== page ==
This is another aspect that may seem essential but is often neglected. Back in the 90’s when I started taking the first steps in image editing I heard the opinion of a “teacher” saying it was impossible to know and use all the features of Photoshop. He was right because each artist has his own needs and uses his tools in a particular way. In the case of Photoshop you also have lots of features to satisfy the needs of different artists, so each one uses it differently. So you can say that multiple paths can lead to the same result. However, when I choose Capture One as my RAW editor, I’d better learn how it works and how I can get the most out of it in my work context. Knowing our tools also allows us to shape them to the way we work, which also makes us more efficient.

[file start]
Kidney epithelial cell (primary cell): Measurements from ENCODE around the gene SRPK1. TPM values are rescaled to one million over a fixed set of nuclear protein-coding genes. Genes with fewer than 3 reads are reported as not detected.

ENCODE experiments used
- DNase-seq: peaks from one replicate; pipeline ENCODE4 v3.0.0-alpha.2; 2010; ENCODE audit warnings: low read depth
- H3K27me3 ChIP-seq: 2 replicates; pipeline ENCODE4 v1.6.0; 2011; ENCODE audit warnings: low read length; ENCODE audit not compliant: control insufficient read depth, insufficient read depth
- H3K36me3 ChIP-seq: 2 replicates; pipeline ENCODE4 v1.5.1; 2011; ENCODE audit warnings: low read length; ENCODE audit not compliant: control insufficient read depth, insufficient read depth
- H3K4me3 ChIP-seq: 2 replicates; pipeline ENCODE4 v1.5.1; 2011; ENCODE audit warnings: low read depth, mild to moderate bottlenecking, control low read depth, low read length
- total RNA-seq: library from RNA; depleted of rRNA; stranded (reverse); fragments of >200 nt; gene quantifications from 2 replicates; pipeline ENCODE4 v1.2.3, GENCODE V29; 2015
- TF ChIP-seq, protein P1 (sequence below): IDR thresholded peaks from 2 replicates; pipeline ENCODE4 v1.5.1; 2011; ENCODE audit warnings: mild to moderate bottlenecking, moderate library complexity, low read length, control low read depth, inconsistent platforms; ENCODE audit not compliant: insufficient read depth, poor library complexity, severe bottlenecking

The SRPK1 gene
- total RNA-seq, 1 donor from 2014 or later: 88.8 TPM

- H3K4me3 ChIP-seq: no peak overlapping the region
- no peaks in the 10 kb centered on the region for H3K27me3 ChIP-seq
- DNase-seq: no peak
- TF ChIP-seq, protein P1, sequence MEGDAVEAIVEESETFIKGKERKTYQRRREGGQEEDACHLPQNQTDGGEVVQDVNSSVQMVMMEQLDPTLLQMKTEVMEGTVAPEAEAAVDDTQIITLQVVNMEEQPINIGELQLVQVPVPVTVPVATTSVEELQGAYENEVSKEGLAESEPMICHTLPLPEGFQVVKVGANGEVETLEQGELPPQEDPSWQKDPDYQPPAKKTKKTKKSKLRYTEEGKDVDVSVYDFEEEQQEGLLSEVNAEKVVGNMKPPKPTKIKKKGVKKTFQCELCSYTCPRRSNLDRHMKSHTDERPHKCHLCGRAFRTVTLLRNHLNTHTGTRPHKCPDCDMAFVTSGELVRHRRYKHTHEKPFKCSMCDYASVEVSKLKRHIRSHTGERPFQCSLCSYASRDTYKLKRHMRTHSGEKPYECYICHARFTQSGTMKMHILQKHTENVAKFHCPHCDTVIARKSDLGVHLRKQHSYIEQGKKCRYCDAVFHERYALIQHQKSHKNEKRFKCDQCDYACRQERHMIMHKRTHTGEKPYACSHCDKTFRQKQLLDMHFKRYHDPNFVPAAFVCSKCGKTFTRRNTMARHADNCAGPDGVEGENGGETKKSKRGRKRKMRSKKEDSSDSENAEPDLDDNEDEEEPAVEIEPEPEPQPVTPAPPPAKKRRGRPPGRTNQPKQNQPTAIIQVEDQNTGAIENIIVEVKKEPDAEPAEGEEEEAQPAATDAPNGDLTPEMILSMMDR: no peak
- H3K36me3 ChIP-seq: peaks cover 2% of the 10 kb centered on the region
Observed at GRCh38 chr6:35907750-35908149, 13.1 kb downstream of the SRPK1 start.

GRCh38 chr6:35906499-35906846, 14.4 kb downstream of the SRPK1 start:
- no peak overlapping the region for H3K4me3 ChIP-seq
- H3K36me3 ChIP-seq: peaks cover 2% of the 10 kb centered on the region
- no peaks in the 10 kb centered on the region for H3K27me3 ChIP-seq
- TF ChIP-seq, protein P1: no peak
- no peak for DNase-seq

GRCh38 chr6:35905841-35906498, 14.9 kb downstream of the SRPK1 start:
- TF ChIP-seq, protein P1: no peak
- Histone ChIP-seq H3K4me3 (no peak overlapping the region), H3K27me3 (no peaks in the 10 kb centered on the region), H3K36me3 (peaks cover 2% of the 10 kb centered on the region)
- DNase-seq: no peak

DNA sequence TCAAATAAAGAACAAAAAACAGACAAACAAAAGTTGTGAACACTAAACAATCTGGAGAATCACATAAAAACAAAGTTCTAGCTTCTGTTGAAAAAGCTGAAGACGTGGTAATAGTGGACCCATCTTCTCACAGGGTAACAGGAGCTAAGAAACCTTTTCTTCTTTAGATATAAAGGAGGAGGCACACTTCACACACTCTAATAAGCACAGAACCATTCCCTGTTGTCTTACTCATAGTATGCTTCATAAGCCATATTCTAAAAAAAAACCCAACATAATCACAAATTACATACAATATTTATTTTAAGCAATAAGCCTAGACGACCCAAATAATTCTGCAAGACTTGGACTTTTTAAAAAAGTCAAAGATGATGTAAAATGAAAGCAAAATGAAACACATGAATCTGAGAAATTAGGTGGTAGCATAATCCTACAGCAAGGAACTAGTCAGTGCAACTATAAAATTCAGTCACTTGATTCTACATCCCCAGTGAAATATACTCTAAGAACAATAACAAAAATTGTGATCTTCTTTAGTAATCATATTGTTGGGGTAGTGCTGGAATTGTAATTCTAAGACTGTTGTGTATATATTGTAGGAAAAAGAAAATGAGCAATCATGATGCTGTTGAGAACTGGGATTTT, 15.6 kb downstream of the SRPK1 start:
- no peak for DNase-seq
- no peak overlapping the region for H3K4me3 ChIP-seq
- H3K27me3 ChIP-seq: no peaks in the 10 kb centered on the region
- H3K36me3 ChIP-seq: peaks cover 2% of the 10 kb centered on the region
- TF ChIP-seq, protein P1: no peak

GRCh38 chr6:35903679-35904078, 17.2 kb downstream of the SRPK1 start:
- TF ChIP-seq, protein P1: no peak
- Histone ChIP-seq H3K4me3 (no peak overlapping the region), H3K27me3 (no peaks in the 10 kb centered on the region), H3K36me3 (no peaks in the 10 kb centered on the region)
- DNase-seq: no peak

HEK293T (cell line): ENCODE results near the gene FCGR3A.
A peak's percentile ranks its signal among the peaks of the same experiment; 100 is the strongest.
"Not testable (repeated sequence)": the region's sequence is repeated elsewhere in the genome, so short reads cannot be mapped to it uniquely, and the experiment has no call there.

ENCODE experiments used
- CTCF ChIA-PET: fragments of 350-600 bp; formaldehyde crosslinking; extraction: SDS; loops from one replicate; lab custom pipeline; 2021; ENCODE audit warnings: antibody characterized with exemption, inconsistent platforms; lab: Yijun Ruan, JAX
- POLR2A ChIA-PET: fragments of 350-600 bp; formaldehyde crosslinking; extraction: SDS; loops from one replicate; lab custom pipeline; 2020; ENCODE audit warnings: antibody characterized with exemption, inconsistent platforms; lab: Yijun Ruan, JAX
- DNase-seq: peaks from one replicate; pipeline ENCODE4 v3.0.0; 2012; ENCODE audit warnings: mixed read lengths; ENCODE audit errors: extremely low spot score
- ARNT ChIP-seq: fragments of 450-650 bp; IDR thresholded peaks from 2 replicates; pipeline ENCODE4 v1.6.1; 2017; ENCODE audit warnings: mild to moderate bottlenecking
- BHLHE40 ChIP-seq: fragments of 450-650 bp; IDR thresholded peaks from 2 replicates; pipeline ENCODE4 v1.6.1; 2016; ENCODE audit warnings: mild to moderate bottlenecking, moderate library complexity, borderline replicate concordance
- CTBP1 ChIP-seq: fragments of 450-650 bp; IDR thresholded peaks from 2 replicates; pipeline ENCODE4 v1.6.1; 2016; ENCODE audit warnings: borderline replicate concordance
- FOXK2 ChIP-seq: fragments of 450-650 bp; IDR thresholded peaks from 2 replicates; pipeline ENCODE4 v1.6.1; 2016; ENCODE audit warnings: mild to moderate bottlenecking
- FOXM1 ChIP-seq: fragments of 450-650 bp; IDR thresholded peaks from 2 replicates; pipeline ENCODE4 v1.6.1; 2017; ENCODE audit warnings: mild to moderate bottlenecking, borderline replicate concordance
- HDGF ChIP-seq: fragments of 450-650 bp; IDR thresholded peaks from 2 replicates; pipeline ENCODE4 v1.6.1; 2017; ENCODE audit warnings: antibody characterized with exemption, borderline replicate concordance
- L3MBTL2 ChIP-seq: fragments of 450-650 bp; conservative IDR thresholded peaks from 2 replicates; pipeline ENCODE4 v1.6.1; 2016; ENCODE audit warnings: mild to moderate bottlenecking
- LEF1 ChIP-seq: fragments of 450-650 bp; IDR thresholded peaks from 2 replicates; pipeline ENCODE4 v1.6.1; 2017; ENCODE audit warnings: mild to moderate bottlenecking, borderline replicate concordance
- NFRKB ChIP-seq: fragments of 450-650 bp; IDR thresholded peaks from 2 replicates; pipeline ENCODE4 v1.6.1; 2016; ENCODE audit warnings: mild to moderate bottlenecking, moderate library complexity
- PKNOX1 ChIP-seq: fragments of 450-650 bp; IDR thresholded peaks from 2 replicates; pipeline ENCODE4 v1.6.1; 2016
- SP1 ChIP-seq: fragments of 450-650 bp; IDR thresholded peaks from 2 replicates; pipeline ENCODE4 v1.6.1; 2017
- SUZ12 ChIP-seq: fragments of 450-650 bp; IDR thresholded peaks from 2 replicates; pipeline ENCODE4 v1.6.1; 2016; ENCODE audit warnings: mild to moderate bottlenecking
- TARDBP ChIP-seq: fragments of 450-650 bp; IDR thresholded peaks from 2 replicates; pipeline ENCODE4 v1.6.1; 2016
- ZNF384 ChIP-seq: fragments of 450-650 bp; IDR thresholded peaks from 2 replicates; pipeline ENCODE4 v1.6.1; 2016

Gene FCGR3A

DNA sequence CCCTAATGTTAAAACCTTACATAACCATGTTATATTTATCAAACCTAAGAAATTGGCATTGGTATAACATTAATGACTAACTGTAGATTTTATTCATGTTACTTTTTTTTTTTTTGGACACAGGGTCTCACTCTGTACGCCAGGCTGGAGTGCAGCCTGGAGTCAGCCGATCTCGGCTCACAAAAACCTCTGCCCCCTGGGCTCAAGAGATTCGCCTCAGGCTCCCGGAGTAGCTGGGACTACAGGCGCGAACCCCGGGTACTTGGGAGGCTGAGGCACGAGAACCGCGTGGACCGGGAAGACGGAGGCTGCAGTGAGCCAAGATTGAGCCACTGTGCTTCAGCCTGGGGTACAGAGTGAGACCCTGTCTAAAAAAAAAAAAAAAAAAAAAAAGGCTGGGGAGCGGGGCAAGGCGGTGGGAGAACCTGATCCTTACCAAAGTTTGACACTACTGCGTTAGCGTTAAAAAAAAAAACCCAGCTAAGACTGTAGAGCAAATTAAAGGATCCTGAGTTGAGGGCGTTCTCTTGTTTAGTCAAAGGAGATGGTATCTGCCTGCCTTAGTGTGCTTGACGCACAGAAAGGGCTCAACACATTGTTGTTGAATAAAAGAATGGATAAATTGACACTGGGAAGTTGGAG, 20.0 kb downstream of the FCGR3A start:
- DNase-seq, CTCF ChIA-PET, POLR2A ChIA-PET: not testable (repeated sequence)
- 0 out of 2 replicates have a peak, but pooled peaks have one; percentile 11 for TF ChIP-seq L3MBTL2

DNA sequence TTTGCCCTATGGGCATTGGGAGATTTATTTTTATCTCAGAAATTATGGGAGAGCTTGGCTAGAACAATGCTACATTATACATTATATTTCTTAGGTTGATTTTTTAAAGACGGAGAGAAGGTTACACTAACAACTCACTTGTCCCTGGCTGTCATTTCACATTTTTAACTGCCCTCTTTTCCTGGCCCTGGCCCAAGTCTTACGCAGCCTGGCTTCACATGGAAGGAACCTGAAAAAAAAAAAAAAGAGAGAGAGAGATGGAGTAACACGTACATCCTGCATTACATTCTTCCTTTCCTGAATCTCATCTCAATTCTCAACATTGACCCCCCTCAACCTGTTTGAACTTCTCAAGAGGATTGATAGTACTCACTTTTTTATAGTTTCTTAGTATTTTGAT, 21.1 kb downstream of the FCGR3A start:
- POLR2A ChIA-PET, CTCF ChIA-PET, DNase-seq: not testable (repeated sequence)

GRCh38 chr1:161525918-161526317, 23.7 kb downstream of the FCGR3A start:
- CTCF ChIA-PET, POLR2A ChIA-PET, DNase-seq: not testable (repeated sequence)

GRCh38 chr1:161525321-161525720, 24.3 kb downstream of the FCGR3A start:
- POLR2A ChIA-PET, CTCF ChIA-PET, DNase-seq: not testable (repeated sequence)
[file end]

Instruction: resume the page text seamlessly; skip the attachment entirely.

03. Choose the right tools
Not always we have the opportunity to have the tools we would like. But when that’s possible we must choose them properly. This principle applies to both photographic equipment and accessories as well as to the software we use (in the context of this blog). Regarding the equipment, this is a delicate subject because of the amount of tools we can find, the difference between photographers and personal styles and also by the diversity of jobs and their own requirements. While suggestions may be given, it is up to each one to assess which tools suit them best. In terms of software nowadays we can test almost everyone before choosing what is best for us. Features, ways of working and results are conditions to take into account. Finally, I want to share a personal example regarding this topic. One of the tools that influenced my work in recent years was/is a Wacom tablet. For some time it was part of my list of priorities, I knew well the impact it could have on my workflow, but for various reasons I was delaying the acquisition of it. Today I can only recommend over and over to consider using one for the entire image editing process. I chose the medium size because I think it’s the best compromise.